Paolo Maldini didn’t make it as a footballer just because he won the genetic lottery, but because he got the bonus ball on the emotional one. He wouldn’t go onto double his father’s career appearances because of his family name, nor win all those scudetti and European Cups because his dad was a world-class footballer. He did it because Cesare nurtured him and gave him the tools to do it. He became a player known for fairness, longevity, and resilience because his old man helped him navigate the minefield.


Back in Udine, midway through the second half, Franco Baresi is caught out of position, and the Zebrette try a quick ball through the middle. The crowd moves as one. For a second, they forget the cold as their hearts pump faster; the sound that only a football crowd can make when something good might happen hangs in the air. Without any fuss, on a pitch that cattle would simply refuse to have anything to do with, the tall, slender kid with the piercing blue eyes makes a recovery run from the flank, slides in from the side and takes the ball cleanly, keeping it under his control as the forward sprawls in the mud. The crowd sits back down. Spidery veins in their faces throbbing, clouds of angry breath and exasperated cigar smoke joining together to float down towards the bench.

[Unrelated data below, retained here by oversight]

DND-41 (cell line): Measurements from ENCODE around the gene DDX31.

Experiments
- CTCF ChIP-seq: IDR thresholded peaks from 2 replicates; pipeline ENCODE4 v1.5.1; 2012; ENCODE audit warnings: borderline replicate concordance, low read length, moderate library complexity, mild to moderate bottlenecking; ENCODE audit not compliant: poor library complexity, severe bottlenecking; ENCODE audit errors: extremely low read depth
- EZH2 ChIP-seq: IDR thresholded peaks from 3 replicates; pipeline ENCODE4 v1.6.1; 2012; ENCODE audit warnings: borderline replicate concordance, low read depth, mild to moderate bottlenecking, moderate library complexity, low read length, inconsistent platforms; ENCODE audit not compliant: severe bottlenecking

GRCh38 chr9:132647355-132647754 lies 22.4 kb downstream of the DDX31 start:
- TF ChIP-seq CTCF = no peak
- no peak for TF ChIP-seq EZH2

There, sits manager Nils Liedholm. A giant of Italian football, a former teammate of Cesare’s, and the captain of the Milan team that lost to Real Madrid 3–2 in the 1958 European Cup Final. He bangs together his gloved hands, half to keep the cold from his bones, half to clap the boy he has given his debut. More than a curiosity now. Different versions of the same answer floating into the ether, louder as the confirmation passes around the stadium.

“It is him. That is Cesare Maldini’s boy.”

The above is an excerpt from our Issue 22 cover story, The Chronicles of Paolo. That's sold out now, but you can subscribe to MUNDIAL so that you never miss out on an issue again here.If you're not ready yet, sign up to our free weekly newsletter here.